Self organized

The other way people purchase fractional properties is by self-organizing. Friends or acquaintances who are both looking for the same sort of vacation experience will get together and purchase a home, then work out how to handle ownership decisions, management of the property, payment of expenses etc. This is great if you know some folks who you want to go in with, but it’s pretty hard to find ~4-12 other people who share your similar interests. And, even once you find a group of folks, it can be a pain to work through the details of:

  • Property search & diligence
  • Property purchase & close
  • Creation of legal and operating agreements
  • Hiring and oversight of property management
  • Allocation of property usage
  • Annual budgeting & expense management
  • Miscellaneous other items that come up in the purchase and management of a property…

Fractional purchase platform

This is why a few friends and I are developing a platform to facilitate the creation and management of fractional share properties. Our goal is to help you own your piece of paradise, offering the ultimate vacation experience at the lowest all-in cost of ownership and use. Our goal is to enable single property fractional ownership by:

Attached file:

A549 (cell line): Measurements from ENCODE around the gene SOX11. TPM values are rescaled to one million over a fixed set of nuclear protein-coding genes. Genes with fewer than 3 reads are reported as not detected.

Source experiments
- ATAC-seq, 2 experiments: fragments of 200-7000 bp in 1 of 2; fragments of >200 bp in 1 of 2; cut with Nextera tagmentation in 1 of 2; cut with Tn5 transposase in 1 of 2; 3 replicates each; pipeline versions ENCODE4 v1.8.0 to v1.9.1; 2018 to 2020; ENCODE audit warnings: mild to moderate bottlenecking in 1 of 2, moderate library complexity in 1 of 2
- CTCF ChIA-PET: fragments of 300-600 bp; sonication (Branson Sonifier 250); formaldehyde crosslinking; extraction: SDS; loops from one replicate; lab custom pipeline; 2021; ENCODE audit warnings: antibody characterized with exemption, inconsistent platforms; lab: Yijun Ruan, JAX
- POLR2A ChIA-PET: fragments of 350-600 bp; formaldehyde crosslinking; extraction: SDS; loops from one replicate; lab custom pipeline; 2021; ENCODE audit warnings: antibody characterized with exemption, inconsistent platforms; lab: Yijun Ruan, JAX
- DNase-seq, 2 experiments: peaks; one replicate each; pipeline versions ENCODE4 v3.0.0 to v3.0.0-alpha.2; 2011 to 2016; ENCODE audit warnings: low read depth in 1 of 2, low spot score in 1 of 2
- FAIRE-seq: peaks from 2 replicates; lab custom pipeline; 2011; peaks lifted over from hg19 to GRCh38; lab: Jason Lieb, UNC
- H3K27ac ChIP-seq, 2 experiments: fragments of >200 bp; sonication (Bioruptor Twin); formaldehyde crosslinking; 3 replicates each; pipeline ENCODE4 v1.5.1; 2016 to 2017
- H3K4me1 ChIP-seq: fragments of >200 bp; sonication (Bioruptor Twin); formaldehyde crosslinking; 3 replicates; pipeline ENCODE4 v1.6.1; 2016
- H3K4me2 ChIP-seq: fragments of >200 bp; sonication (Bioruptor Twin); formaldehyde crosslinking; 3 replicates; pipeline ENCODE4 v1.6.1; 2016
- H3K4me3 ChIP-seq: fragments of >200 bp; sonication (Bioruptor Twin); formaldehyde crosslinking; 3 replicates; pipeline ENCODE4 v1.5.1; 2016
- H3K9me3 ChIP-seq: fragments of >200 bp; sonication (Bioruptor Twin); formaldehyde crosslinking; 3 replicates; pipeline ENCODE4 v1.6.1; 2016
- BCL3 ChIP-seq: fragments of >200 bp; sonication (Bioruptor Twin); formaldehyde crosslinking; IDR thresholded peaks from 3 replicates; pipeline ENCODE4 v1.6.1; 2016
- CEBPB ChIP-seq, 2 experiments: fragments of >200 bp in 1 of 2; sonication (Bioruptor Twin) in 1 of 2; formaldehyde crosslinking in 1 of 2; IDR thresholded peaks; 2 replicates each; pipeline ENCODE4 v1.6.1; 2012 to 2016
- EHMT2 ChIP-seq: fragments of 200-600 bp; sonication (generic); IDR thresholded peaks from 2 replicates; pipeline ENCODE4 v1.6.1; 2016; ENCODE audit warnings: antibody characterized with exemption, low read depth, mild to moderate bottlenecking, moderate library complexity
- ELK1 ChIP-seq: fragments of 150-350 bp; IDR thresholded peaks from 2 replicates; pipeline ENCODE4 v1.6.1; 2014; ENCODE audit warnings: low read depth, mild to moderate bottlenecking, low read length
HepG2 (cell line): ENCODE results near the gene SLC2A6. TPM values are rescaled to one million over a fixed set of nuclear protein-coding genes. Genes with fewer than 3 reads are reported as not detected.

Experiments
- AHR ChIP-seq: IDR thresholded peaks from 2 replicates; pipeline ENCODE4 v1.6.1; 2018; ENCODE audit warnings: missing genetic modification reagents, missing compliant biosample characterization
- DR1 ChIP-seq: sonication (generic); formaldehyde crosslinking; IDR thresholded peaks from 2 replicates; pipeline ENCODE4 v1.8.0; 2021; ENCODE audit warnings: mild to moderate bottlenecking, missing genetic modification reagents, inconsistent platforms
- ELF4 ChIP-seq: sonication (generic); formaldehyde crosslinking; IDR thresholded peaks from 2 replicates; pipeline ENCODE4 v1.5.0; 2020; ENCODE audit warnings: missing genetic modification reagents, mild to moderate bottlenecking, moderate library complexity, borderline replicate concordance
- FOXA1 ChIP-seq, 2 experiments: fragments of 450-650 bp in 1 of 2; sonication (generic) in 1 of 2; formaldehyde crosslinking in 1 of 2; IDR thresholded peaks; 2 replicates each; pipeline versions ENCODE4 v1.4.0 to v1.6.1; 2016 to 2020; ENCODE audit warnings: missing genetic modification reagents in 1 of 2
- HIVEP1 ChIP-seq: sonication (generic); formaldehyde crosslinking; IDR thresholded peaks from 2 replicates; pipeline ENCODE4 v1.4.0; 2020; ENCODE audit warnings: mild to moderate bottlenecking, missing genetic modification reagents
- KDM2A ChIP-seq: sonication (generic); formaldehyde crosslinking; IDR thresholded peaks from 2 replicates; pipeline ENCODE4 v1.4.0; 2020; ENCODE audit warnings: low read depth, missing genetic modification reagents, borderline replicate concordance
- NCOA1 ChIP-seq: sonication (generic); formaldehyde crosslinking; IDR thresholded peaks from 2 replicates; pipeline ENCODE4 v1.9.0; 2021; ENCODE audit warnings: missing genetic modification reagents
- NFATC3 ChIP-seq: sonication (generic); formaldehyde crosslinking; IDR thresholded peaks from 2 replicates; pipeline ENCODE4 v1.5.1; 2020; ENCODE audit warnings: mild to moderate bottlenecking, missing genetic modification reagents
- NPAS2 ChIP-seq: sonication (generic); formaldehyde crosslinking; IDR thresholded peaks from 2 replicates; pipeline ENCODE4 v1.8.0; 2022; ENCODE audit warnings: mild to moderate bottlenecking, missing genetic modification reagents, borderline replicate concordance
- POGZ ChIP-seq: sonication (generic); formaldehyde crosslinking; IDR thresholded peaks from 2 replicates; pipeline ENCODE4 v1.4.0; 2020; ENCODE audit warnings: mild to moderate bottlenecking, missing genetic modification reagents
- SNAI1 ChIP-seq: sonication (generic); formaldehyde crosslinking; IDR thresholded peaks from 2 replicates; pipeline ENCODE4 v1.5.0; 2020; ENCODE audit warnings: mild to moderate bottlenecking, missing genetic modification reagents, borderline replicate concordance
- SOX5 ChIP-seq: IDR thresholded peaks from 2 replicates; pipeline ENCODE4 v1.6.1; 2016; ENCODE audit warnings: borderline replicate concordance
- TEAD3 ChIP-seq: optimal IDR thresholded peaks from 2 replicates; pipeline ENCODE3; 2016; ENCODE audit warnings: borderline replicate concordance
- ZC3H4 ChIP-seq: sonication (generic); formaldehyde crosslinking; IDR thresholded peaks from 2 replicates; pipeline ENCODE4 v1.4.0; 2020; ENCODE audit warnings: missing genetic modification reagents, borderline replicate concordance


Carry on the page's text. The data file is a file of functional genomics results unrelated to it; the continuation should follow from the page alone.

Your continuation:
• Pooling groups of buyers with shared interests
  • Sourcing and acquiring premium properties at compelling prices
  • Taking care of all the fractional ownership details (agreements, dues, budgeting, property management, property allocation etc.)
  • Handling fractional share and property level resale to ensure investment liquidity

We’re currently focused on markets and properties in and around the San Francisco Bay Area – specifically:

  • Tahoe mountain retreats (lakeside or mountain views)
  • Napa / Sonoma wine country villas
  • Russian River waterfront properties

If you’re interested in learning more about any of these markets, or this approach to fractional ownership, drop me a line at ramen@ramenretirement.com – we are always looking for additional investors who are interested in this uniquely valuable approach to vacation home ownership.

Bringing it together